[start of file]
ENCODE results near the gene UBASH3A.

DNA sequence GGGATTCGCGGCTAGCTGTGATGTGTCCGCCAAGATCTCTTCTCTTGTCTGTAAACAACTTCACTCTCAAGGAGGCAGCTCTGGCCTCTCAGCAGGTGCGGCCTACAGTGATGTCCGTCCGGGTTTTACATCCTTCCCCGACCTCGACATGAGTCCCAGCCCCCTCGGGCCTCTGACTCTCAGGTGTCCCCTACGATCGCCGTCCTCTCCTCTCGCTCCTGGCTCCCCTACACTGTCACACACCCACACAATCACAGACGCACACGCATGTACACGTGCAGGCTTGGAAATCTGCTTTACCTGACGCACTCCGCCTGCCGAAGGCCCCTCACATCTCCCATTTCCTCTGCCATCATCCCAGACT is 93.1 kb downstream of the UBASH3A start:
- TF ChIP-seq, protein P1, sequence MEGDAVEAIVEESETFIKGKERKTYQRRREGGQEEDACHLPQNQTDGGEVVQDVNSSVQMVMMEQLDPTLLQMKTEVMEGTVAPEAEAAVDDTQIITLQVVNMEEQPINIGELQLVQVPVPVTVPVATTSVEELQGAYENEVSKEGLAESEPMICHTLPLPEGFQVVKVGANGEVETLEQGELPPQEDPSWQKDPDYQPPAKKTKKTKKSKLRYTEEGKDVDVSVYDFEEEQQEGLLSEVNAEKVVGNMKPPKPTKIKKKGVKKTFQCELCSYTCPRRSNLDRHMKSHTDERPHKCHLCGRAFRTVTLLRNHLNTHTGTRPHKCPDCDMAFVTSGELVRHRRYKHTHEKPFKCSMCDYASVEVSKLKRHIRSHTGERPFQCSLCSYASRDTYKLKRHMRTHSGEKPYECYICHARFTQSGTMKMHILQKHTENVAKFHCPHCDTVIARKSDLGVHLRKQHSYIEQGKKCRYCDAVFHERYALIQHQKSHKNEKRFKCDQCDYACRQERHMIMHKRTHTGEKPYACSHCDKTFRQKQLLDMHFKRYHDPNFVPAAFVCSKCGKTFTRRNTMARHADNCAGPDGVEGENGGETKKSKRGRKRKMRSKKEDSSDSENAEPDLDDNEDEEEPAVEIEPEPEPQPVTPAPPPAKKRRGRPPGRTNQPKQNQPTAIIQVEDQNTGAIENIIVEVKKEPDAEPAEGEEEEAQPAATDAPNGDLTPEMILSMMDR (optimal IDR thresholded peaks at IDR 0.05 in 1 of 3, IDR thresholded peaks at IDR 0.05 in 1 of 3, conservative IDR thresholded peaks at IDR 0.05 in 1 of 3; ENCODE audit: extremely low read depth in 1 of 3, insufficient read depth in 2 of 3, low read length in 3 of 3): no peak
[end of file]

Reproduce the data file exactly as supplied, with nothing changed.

ENCODE results near the gene UBASH3A.

DNA sequence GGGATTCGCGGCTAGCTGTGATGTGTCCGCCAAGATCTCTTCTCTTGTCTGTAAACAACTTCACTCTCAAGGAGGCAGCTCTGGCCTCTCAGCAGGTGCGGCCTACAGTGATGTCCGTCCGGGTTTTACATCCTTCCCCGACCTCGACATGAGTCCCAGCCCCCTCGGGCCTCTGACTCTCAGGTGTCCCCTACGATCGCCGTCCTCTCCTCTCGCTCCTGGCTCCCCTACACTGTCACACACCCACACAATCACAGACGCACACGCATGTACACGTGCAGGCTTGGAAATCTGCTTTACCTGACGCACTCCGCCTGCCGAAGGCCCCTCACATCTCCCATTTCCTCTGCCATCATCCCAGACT is 93.1 kb downstream of the UBASH3A start:
- TF ChIP-seq, protein P1, sequence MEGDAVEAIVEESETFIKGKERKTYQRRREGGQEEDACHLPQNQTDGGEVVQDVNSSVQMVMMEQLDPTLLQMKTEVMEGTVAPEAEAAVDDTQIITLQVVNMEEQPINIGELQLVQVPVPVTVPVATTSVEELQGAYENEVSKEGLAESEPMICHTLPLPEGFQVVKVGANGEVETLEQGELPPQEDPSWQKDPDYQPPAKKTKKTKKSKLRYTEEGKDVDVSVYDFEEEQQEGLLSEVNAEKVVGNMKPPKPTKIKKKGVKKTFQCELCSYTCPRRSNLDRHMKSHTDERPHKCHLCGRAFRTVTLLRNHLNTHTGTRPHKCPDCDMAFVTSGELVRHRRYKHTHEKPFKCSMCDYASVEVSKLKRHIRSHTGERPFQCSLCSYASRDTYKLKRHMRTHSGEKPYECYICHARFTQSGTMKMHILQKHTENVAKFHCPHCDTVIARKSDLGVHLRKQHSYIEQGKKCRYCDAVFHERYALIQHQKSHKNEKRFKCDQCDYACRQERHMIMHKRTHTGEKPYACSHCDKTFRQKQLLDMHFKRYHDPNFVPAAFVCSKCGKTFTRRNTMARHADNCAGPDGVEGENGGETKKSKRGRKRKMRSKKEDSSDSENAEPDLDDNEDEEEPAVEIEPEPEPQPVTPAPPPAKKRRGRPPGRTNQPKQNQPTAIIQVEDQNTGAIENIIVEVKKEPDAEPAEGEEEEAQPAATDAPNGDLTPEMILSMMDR (optimal IDR thresholded peaks at IDR 0.05 in 1 of 3, IDR thresholded peaks at IDR 0.05 in 1 of 3, conservative IDR thresholded peaks at IDR 0.05 in 1 of 3; ENCODE audit: extremely low read depth in 1 of 3, insufficient read depth in 2 of 3, low read length in 3 of 3): no peak